This week newspapers and social media have been buzzing with the quite extraordinary photo of the colourful bottom of singer and former X Factor judge Cheryl Cole.
In case you were on the moon her tattoo artist Nikko Hurtado posted the image on his Instagram page on Saturday. It shows that Cheryl has had the most amazing colourful inking on both buttocks stretching down to her thighs and over her lower back.
The general opinion appears to be that the massive tattoo – which apparently took around 15 hours to complete and features English roses – is perhaps a step too far with Cheryl Cole being forced to defend the backlash saying: “People are entitled to their own opinion. Personally I’ve never really concerned myself with other people’s body parts!
“I’ve had it for seven-eight months but only just had it detailed. I can pretty much say I’m now done.”
But while getting such a massive tattoo has given Cheryl Cole some extra publicity, does it follow that for the average person a tattoo might help them become famous as well? After all, you only have to think of David Beckham and all his many tattoos up his arms and over his back to see that large tattoos have become increasingly popular.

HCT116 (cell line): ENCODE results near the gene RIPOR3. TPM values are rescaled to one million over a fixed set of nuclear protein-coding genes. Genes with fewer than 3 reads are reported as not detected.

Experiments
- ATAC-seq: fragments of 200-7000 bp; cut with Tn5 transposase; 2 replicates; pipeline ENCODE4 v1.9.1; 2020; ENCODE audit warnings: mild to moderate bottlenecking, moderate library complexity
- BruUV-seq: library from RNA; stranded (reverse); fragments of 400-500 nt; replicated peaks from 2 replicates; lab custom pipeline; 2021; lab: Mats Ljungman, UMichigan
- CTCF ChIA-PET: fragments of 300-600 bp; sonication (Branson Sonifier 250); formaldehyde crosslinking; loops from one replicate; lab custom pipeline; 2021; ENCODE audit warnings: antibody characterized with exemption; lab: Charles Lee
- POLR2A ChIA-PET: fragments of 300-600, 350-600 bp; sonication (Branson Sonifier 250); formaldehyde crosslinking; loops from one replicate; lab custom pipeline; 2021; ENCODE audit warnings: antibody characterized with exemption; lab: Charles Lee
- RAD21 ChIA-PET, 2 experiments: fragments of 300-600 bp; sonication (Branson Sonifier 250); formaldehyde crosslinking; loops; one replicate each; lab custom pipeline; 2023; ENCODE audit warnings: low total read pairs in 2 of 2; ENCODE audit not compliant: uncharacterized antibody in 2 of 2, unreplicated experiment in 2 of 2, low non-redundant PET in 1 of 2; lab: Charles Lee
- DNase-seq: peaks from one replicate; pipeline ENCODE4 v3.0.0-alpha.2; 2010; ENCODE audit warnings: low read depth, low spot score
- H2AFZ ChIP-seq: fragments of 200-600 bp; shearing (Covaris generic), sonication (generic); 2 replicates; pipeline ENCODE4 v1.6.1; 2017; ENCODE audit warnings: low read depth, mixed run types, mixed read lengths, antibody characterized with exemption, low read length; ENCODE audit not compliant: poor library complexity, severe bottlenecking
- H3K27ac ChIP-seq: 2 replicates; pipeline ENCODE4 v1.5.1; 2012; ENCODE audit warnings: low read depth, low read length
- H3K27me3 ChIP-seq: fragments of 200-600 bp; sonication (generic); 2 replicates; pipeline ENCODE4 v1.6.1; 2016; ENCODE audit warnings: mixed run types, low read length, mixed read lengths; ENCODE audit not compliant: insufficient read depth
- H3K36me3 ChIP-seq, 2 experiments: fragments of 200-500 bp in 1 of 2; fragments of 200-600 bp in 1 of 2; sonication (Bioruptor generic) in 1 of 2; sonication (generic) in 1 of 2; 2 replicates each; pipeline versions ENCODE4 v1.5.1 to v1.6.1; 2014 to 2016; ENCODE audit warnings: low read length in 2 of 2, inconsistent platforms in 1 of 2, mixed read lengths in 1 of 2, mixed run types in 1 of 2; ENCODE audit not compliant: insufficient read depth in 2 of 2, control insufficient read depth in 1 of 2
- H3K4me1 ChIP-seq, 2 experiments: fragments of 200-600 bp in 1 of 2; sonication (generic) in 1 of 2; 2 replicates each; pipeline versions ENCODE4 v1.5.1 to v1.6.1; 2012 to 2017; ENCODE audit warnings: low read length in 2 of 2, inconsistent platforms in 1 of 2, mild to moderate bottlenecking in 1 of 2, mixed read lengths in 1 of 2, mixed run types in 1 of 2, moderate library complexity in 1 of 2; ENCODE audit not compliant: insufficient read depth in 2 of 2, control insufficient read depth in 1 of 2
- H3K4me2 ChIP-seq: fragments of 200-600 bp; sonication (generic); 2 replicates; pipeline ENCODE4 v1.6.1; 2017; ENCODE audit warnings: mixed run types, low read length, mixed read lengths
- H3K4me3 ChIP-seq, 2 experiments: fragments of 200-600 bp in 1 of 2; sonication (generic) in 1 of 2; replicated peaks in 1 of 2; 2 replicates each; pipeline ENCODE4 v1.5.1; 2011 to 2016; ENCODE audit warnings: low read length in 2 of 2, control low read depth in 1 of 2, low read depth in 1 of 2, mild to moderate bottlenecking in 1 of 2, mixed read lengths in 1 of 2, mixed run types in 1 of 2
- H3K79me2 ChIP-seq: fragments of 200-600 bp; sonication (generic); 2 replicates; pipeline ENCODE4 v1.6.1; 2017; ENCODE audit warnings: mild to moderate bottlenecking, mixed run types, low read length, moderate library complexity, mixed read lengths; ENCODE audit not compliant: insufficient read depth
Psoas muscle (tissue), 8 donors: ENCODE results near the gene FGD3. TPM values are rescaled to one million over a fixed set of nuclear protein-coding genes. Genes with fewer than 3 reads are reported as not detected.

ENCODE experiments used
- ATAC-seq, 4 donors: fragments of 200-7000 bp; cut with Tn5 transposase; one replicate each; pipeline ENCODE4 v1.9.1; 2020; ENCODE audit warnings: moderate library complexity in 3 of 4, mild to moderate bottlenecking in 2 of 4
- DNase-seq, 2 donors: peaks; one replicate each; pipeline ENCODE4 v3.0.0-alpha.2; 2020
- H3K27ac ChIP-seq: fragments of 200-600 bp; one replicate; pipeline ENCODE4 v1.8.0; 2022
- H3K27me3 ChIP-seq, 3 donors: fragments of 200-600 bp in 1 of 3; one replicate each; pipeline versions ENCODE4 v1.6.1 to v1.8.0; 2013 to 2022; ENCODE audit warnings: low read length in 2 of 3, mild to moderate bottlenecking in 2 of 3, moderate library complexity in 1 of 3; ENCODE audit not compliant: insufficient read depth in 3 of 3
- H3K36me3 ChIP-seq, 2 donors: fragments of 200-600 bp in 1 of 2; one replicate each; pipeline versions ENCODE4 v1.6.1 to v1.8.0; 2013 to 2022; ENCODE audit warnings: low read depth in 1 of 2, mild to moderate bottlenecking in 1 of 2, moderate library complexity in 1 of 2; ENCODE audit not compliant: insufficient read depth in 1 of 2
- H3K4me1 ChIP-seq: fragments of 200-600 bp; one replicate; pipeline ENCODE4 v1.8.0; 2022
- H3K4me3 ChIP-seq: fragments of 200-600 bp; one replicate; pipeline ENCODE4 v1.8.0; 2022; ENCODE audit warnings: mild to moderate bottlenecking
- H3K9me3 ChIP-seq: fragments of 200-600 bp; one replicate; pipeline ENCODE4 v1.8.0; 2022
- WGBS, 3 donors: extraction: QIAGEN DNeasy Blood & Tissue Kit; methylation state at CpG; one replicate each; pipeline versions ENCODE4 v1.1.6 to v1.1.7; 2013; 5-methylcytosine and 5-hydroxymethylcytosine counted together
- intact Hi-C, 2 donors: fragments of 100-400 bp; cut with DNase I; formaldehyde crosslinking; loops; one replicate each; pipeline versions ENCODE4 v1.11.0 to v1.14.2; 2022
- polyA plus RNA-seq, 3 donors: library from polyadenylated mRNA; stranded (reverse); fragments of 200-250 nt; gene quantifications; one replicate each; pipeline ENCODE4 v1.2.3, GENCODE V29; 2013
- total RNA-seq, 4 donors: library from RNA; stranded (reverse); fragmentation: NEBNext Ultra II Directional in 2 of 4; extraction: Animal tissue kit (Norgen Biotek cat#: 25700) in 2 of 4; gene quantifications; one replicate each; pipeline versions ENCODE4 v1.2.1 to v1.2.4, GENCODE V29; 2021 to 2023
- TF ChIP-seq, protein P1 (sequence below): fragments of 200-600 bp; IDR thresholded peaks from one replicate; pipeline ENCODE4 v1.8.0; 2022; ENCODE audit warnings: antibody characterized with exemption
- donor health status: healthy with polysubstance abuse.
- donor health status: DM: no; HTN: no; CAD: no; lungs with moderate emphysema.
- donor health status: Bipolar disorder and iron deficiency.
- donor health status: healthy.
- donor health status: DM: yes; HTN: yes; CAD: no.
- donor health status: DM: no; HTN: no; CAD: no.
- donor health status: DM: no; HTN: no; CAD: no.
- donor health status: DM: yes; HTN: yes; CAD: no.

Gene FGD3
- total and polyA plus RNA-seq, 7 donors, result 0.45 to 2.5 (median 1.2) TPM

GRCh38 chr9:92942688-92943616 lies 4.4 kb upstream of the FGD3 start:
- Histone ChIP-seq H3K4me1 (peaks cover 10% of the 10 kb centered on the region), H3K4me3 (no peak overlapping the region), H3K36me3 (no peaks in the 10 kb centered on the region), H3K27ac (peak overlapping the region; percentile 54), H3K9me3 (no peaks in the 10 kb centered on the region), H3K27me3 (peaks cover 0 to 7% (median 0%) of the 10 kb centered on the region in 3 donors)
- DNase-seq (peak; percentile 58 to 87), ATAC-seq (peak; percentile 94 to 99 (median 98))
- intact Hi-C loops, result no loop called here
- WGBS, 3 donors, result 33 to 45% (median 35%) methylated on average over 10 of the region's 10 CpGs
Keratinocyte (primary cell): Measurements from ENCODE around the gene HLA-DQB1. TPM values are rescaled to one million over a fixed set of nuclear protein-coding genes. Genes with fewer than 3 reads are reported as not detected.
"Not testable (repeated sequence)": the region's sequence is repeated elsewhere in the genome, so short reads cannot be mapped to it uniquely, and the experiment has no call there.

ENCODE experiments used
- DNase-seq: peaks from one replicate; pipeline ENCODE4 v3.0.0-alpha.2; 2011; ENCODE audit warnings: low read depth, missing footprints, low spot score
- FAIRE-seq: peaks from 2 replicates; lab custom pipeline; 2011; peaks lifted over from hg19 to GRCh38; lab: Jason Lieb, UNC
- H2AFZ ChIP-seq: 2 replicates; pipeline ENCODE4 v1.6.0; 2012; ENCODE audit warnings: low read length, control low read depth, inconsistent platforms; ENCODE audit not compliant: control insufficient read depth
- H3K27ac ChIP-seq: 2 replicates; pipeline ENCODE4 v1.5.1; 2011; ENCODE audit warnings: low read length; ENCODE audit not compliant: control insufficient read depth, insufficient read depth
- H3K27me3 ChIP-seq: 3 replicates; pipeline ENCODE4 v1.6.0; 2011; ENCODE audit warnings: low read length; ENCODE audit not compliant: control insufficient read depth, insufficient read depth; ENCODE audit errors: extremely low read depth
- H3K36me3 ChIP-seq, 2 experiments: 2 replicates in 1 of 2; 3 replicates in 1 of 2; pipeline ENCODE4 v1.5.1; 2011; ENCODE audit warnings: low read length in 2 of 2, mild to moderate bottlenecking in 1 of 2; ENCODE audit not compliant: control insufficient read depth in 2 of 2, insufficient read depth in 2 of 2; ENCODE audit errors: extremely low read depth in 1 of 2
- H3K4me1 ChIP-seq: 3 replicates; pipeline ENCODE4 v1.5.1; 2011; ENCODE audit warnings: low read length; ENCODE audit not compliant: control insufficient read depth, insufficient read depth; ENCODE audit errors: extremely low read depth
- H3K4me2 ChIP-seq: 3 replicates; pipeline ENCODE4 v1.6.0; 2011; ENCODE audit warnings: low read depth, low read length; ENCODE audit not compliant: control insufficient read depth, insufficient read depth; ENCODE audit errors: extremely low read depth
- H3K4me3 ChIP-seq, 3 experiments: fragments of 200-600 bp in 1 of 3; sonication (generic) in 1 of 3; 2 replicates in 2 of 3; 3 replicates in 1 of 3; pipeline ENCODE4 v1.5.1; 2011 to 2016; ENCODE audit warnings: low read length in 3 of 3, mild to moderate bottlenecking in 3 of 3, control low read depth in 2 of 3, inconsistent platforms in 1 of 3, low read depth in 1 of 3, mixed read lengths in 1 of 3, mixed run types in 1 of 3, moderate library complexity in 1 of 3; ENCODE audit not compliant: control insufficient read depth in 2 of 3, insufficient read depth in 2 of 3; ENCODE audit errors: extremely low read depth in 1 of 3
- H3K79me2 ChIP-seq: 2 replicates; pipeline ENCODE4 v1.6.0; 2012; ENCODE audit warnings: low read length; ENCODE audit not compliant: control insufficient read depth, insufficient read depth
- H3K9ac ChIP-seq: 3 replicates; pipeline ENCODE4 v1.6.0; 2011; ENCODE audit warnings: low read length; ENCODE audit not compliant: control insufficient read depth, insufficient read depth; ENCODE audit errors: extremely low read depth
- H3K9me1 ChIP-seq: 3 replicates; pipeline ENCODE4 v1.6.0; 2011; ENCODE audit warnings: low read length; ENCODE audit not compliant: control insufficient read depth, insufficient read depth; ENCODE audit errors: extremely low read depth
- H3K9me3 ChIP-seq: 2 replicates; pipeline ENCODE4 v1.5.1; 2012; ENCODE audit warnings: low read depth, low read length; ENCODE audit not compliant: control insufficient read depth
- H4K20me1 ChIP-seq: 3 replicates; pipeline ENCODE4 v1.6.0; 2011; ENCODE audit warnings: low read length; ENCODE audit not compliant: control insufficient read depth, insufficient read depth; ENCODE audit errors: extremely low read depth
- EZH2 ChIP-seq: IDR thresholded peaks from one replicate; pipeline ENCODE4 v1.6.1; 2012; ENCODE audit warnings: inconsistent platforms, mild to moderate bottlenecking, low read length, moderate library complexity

Alas in the media world, while tattoos are more acceptable than they once were, they can still be a problem when selling a story.
At Featureworld we are obviously keen to sell someone’s story to gain them the very best price and coverage.
But the truth is, while a good story will always sell, unless the story is actually about your gigantic tattoo (ie there was recently a story about a man who has had every inch of his body inked) some editors of some publications will never feature someone in their pages with a tattoo showing. So if interviewees present with a very large tattoo, especially one that isn’t easily covered with clothes, the market for their story might be limited.
There are various reasons for this. People often tend to have strong views about tattoos – either they love them or they hate them. And no editor wants the story overshadowed by comments about an interviewee’s tattoo.
But the problem for the publicist selling the story is that tattoos are very personal to someone and for us the hardest thing – when we really aren’t bothered if someone has a tattoo or not – is to tell them to cover it up for a photo or to allow it to be airbrushed out.
However, giving this sort of advice is necessary as it can mean selling someone’s story or not.
So – if you forgive the pun – the bottom line is that while a giant tattoo might not stop the likes of celebrities such as David Beckham and Cheryl Cole from appearing in any paper – the same cannot be said for the ordinary person selling their story.
That said, judging by the barrage of criticism over her tattooed bottom, such a massive inking probably hasn’t done a lot of good for Cheryl Cole’s image either.